Eulogy – September 14, 2014
First Presbyterian Church, McAllen, Texas
I’m Avrel, the youngest of Jan and Carl’s three sons, and I want to thank all of you for being here.
Dad enjoyed Bob Newhart, and especially the bit in his show about “Darrell and my other brother Darrell,” so I think he’s especially amused today by “Jessie and my other pastor Jesse.” Thank you, gentlemen, for everything.
Ruth, thank you for that beautiful tribute and all you and Mike have meant to our family through the years.
Dad’s decline was lengthy and difficult. My mother has been nothing less than heroic and inspirational, and I know you all will lift her up as she begins writing the next chapter of her remarkable life.
I also want to say a very heartfelt thanks to the two people who, next to Mom, did the most for Dad over many, many years: the local son, Erren, and Fernando. No thanks is enough for all that the two of you have done.
And thanks to all of you for your many kindnesses. Sometimes I think death exists by design to remind us of humanity’s inherent goodness, because that goodness is so on display at times like this.
* * *
Carl Seale was known to many of you for the passion around which he organized his life, music, and the public form that passion took. Straight from Central Casting, the maestro with a silvery mane and professorial beard cut a striking figure as he strode on stage to applause and brought the symphony to attention with his upraised baton.
But to say that he was from Central Casting is not to imply that this was some sort of act or pose. Carl Seale was the genuine article. He was an intellectual heavyweight with a clear and distinctive artistic vision that drove him. He did not chase trends but spoke from a place that was original and timeless. He was from the old school, in which one’s art was forged by years of disciplined study and a mastery of theory and form. And to his students he did not hand out easy A’s. To his family and friends, he was, of course, much more than a stock character.
He descended from English and Scots-Irish pioneers who, audacious and stubborn, had ploughed their way across the South and Midwest for three centuries, finally converging on the East Texas town of Athens. There, in 1936, Carl was born in the bedroom of a tiny wooden house. He was the third of four children born to a refrigerator repairman and a church secretary. He was the first in his family tree to attend college, a fact made more remarkable because he would ultimately earn a doctorate, and made more impressive still by the fact that he was dyslexic, though he made so little of this that I only learned of it two years ago while editing his autobiography.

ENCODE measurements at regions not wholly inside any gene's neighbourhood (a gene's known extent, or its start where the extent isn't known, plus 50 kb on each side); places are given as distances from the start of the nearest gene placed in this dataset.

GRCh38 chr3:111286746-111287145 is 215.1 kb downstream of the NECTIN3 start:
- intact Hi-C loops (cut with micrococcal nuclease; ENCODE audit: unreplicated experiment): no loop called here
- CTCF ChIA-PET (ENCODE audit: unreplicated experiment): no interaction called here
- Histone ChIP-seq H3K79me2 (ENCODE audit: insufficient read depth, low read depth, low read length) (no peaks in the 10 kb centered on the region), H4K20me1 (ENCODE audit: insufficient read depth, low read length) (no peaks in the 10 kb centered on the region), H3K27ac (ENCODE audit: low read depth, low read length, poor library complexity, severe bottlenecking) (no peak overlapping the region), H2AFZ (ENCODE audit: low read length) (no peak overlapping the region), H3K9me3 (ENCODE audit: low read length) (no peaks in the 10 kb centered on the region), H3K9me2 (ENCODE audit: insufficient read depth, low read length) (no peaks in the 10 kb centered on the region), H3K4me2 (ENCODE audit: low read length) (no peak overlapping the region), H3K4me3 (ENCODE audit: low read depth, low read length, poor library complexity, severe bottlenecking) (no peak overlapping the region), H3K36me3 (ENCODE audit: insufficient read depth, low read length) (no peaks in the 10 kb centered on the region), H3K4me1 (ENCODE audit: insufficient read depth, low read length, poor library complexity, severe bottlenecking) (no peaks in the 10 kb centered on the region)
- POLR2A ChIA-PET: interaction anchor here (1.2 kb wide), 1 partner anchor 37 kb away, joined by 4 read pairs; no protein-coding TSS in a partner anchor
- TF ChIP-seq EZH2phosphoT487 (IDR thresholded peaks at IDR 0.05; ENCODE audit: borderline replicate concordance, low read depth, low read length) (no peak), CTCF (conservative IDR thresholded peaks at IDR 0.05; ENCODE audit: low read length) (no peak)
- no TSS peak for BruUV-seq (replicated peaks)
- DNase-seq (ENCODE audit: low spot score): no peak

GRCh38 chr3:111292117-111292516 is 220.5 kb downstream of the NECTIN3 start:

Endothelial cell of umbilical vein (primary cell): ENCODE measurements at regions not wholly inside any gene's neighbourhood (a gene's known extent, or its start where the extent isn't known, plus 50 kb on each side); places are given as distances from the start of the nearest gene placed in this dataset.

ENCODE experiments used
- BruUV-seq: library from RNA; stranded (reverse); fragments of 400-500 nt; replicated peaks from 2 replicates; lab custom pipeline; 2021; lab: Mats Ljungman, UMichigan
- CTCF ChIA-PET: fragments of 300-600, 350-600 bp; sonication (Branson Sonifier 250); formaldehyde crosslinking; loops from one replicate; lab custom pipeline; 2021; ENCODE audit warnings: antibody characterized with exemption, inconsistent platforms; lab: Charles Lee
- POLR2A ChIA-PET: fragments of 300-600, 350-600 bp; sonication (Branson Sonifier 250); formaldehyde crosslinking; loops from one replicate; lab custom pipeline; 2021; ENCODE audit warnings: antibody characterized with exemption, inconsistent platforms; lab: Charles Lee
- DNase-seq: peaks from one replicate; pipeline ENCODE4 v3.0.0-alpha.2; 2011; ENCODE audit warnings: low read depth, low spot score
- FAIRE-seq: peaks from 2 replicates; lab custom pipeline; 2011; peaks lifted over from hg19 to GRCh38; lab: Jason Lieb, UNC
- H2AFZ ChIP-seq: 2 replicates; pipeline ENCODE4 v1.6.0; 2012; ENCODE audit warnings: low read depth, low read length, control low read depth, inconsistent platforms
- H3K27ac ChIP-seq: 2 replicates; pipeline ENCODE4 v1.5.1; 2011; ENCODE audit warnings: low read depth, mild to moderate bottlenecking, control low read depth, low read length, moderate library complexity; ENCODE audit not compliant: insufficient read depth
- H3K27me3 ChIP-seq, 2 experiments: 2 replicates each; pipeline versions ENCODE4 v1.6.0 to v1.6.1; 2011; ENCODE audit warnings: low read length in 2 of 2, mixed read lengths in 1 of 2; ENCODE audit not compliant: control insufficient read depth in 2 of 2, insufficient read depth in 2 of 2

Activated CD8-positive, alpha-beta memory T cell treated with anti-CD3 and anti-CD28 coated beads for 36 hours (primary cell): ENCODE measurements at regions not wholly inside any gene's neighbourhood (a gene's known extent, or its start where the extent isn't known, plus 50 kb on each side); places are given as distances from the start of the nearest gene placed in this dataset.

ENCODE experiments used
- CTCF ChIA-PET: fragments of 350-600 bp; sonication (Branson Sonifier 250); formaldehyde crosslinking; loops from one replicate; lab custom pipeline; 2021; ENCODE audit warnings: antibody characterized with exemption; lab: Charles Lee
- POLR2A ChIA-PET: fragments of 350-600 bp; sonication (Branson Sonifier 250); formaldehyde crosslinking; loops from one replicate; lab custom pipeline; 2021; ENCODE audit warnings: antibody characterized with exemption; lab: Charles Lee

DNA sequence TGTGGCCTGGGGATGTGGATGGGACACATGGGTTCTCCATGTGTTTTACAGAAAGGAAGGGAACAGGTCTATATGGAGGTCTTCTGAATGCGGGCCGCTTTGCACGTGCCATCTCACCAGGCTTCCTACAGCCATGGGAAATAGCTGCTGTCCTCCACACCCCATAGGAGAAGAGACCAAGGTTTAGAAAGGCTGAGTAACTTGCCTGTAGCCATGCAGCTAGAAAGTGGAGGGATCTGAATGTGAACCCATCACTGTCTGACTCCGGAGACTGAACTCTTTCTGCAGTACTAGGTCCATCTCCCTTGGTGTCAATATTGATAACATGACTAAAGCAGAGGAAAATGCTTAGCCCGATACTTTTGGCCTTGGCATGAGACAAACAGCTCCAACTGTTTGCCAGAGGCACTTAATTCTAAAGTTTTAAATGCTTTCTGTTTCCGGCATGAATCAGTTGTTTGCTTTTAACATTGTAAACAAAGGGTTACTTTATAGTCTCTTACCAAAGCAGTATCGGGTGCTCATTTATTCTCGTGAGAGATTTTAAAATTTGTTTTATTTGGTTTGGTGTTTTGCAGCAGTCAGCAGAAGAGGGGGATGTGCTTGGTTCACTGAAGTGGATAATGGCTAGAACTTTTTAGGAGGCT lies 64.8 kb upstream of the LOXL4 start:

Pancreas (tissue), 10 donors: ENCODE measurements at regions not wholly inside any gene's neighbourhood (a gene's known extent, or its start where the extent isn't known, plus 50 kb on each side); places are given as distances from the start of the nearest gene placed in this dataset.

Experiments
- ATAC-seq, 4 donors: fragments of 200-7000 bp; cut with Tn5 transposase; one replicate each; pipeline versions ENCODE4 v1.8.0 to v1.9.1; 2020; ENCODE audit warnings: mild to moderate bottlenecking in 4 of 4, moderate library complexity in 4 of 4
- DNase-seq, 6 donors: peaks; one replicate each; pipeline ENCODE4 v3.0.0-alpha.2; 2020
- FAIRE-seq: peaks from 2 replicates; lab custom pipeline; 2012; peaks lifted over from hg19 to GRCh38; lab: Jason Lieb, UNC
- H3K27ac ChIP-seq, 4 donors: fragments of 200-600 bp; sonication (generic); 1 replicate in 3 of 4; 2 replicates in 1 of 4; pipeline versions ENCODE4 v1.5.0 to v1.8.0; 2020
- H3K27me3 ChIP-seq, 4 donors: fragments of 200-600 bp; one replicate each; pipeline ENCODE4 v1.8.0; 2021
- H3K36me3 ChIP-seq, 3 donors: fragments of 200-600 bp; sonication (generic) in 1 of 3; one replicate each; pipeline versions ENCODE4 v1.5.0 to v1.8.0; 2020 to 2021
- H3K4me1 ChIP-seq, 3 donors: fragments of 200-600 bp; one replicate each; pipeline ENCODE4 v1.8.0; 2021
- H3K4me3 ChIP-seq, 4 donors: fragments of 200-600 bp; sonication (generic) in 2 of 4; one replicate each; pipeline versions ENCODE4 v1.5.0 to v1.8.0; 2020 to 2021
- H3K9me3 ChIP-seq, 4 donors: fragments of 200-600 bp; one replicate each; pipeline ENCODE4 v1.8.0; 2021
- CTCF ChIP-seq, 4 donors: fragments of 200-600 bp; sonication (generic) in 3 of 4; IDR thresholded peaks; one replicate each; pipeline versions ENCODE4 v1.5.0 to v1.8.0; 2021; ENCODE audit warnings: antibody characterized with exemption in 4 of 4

If he was an intellectual heavyweight, he was also a ham, plain and simple. Show business ran in his blood. His grandfather was an itinerant band leader in Iowa, and while Dad’s mother was a girl, the family toured the Midwest playing the vaudeville circuit as “The Musical Hewetts.” He was fascinated by and envious of his cousins, who were circus acrobats known as the Flying Beehees.
Dad adored circuses. My earliest memories of him are not musical, but acrobatic. In sessions we called simply “Tricks,” he would lie on the floor and, one at a time, balance us above him on his feet — now I’m sitting in a very precarious high chair, now I’m flying like Superman with his feet on my belly and looking down into his grinning face. When we could little afford it, he bought us a trampoline, and it became a central part of our family life for years. I remember Dad lying on the trampoline with us under what were then darker skies, and staring up into the heavens. And as he adored circuses he also loved magicians and performed magic for his four grandsons.
Although he could silence a rowdy 80-person orchestra with an icy stare, he also reveled in abject silliness. He never missed a chance to costume up for a Halloween party or a church carnival. And he delighted in trying to embarrass us in public places by seizing our hands and skipping, or else trying to convince us to walk through a shopping mall or airport terminal in some synchronized goofiness: “Let’s do hand motions!” he’d say, eliciting from us a mortified “Daaaaaad!”
There are lots of other interesting nooks and crannies of his personality I could mention — the yoga and Pilates he took up in later years, his interest in UFOs, how he doted on the tortoises that roamed the backyard — what more perfect pets for one afflicted by slowness.